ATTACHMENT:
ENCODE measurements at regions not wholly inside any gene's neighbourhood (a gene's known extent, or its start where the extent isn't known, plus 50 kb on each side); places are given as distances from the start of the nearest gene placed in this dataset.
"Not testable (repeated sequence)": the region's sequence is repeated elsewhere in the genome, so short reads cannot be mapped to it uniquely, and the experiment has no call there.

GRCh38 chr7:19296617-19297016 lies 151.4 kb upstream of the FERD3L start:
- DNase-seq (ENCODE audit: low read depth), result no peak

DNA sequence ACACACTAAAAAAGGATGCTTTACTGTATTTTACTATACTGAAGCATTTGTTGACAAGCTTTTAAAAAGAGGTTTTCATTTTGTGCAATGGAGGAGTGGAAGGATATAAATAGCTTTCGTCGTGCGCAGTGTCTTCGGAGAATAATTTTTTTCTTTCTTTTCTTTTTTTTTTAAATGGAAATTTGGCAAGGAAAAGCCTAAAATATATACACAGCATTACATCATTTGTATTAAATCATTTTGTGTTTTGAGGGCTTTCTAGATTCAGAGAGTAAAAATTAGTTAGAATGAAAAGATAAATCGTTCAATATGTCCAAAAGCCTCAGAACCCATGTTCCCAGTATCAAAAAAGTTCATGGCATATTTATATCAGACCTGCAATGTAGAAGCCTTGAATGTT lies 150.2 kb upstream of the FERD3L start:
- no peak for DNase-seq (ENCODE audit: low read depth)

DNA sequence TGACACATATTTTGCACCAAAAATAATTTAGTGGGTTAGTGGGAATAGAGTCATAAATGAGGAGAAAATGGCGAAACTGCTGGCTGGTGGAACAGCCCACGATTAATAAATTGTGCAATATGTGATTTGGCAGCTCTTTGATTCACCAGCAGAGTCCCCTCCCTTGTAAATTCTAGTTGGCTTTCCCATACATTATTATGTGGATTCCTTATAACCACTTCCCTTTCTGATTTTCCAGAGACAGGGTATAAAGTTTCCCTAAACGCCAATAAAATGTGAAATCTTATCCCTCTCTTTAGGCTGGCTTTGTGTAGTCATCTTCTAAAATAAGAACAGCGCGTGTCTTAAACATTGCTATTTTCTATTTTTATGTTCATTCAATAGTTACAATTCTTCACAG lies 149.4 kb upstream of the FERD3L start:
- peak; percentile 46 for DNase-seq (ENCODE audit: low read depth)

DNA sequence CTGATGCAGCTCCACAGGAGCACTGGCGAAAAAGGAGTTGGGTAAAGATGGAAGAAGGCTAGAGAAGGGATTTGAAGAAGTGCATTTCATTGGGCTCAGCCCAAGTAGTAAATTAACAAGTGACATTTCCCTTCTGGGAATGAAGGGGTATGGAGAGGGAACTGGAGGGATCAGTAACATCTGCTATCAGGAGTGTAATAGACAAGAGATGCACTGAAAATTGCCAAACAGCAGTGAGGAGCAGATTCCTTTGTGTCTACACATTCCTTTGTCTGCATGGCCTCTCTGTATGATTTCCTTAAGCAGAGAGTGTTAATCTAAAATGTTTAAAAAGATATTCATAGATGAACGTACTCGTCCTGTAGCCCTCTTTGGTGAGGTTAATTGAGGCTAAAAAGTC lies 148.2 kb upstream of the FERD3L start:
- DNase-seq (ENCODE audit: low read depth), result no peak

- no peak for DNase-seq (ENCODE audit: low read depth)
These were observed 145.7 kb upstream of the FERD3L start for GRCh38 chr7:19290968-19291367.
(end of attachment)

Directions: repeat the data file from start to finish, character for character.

ENCODE measurements at regions not wholly inside any gene's neighbourhood (a gene's known extent, or its start where the extent isn't known, plus 50 kb on each side); places are given as distances from the start of the nearest gene placed in this dataset.
"Not testable (repeated sequence)": the region's sequence is repeated elsewhere in the genome, so short reads cannot be mapped to it uniquely, and the experiment has no call there.

GRCh38 chr7:19296617-19297016 lies 151.4 kb upstream of the FERD3L start:
- DNase-seq (ENCODE audit: low read depth), result no peak

DNA sequence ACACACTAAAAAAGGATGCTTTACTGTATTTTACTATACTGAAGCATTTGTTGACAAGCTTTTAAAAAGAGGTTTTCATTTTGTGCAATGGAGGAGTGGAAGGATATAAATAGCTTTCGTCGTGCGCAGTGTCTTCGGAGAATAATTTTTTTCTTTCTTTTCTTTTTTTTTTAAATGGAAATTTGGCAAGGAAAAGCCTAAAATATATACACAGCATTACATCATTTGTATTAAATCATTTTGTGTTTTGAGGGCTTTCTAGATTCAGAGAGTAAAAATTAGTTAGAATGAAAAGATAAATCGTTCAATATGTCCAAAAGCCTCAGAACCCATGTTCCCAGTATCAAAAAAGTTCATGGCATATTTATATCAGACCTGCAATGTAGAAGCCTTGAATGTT lies 150.2 kb upstream of the FERD3L start:
- no peak for DNase-seq (ENCODE audit: low read depth)

DNA sequence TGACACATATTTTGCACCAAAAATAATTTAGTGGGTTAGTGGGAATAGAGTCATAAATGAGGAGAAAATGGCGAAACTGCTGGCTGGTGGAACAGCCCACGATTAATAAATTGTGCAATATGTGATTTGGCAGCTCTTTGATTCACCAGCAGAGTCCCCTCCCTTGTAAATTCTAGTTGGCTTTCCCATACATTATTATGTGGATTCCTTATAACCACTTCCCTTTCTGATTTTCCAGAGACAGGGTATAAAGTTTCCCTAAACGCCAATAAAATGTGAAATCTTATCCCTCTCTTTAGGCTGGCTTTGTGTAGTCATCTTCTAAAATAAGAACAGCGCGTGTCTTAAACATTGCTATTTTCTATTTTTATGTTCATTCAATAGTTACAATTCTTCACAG lies 149.4 kb upstream of the FERD3L start:
- peak; percentile 46 for DNase-seq (ENCODE audit: low read depth)

DNA sequence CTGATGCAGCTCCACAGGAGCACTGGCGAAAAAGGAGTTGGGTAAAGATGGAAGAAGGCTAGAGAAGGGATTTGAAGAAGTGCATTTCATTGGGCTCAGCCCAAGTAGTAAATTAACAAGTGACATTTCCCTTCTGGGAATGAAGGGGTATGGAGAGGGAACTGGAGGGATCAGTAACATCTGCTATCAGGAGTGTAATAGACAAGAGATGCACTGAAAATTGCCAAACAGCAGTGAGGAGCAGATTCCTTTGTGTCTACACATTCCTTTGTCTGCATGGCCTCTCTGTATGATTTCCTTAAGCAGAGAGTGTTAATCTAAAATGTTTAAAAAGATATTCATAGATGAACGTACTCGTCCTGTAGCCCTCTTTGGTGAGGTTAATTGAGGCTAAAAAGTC lies 148.2 kb upstream of the FERD3L start:
- DNase-seq (ENCODE audit: low read depth), result no peak

- no peak for DNase-seq (ENCODE audit: low read depth)
These were observed 145.7 kb upstream of the FERD3L start for GRCh38 chr7:19290968-19291367.